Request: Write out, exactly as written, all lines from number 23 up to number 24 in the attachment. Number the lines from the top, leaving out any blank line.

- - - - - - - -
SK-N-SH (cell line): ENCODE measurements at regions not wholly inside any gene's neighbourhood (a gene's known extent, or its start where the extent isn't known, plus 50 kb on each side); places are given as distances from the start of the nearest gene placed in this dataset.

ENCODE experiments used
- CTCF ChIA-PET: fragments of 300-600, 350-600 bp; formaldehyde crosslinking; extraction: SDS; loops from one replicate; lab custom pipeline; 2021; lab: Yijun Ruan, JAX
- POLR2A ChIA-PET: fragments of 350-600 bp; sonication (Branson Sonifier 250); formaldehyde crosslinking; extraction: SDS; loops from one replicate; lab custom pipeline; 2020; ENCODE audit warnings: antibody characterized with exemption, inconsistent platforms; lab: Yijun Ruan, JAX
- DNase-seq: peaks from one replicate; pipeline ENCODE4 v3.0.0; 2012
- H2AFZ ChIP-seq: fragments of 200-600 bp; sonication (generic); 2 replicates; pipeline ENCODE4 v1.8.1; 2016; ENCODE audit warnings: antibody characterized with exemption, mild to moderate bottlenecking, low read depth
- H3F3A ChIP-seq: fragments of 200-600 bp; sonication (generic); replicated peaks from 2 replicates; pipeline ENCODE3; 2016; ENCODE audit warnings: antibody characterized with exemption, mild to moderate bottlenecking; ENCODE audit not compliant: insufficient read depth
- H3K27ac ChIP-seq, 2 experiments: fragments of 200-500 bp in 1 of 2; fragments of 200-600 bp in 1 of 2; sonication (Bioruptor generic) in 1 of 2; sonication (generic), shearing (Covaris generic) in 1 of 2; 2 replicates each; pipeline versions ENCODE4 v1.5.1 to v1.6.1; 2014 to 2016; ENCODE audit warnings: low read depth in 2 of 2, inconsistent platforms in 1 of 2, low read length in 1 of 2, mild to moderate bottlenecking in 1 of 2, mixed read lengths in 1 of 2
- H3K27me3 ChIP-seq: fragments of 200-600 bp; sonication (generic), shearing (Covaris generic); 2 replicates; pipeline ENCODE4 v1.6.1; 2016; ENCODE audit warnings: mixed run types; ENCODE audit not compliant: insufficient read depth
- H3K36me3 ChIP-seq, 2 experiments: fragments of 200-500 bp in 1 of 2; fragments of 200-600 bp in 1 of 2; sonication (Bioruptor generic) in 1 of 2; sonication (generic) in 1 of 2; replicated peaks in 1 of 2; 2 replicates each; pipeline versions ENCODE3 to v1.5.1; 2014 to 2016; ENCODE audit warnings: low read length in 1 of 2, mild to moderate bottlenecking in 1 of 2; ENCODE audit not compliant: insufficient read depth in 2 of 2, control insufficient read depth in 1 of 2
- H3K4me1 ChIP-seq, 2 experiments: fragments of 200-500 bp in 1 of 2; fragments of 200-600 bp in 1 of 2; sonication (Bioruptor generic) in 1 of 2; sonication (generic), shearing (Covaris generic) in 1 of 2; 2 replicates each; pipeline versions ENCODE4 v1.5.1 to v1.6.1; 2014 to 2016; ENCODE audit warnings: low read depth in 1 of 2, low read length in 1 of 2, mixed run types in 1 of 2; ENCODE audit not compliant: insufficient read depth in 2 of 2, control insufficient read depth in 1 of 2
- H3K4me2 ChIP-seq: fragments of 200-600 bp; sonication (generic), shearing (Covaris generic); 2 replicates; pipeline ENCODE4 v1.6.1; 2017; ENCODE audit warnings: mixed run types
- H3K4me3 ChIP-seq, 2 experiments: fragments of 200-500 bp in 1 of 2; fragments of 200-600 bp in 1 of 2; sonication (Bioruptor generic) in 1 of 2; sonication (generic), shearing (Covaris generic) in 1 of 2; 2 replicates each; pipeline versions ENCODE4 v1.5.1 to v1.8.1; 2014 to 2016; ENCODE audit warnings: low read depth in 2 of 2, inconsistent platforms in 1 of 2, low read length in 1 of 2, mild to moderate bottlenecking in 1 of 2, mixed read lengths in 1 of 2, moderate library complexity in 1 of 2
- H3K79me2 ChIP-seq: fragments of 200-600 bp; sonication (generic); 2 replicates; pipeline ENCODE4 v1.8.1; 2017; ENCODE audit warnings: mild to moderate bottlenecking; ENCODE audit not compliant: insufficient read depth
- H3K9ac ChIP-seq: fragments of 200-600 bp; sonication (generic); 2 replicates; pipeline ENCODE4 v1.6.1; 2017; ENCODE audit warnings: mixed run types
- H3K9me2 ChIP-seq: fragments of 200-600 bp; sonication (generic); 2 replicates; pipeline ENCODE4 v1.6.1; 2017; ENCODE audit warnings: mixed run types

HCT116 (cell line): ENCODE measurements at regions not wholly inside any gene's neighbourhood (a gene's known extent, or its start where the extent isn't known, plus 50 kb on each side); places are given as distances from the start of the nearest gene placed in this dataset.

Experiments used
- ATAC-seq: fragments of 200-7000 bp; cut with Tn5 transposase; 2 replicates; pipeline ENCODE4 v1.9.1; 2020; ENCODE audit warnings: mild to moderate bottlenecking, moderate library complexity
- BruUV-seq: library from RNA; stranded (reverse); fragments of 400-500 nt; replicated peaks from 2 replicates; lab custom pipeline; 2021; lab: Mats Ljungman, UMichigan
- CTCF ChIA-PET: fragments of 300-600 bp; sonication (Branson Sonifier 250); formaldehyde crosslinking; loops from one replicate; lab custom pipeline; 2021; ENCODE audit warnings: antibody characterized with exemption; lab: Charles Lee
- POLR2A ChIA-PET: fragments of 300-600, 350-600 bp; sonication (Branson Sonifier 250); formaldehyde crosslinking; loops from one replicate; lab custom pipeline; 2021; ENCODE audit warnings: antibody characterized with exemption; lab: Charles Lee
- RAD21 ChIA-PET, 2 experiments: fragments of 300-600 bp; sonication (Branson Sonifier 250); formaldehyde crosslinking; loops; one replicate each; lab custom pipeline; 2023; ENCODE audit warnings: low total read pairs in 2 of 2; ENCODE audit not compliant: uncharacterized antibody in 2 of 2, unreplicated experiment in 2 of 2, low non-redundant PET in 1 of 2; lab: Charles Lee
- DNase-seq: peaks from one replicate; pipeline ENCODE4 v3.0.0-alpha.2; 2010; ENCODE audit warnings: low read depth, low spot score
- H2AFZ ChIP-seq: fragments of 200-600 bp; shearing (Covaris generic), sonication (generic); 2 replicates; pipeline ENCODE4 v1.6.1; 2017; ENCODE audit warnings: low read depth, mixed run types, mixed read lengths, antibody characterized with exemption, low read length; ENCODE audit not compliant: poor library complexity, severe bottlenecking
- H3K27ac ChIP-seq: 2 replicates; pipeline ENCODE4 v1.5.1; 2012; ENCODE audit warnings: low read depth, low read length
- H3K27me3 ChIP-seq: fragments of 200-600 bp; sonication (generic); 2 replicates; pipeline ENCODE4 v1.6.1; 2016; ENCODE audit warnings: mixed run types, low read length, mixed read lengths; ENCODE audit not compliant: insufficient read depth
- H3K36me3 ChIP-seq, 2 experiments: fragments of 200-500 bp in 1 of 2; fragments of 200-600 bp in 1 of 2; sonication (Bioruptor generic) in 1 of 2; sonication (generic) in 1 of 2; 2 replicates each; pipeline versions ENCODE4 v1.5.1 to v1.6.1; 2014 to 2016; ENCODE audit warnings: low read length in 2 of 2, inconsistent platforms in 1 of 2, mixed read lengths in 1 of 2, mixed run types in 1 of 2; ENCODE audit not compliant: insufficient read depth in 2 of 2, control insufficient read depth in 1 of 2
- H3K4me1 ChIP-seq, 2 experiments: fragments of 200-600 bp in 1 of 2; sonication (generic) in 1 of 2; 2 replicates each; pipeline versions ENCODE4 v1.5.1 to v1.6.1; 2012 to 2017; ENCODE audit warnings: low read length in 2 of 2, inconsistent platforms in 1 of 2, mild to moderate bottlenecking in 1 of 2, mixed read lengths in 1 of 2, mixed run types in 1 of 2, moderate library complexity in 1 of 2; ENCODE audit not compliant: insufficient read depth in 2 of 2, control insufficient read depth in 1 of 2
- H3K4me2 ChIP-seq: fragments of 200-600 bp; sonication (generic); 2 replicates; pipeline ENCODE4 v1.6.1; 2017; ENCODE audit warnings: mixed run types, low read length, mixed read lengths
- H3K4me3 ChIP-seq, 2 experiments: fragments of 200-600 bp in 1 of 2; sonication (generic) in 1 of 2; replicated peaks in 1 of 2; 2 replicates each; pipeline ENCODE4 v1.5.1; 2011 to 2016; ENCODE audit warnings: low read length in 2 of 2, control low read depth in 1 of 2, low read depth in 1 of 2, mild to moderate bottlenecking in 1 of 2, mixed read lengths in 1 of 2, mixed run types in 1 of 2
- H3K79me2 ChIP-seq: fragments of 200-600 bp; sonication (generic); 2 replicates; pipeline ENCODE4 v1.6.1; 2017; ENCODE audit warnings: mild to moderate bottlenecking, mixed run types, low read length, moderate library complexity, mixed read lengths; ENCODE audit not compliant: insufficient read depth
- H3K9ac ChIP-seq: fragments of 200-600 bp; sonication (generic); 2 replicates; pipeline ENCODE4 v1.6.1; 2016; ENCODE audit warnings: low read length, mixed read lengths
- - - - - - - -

- RAD21 ChIA-PET, 2 experiments: fragments of 300-600 bp; sonication (Branson Sonifier 250); formaldehyde crosslinking; loops; one replicate each; lab custom pipeline; 2023; ENCODE audit warnings: low total read pairs in 2 of 2; ENCODE audit not compliant: uncharacterized antibody in 2 of 2, unreplicated experiment in 2 of 2, low non-redundant PET in 1 of 2; lab: Charles Lee
- DNase-seq: peaks from one replicate; pipeline ENCODE4 v3.0.0-alpha.2; 2010; ENCODE audit warnings: low read depth, low spot score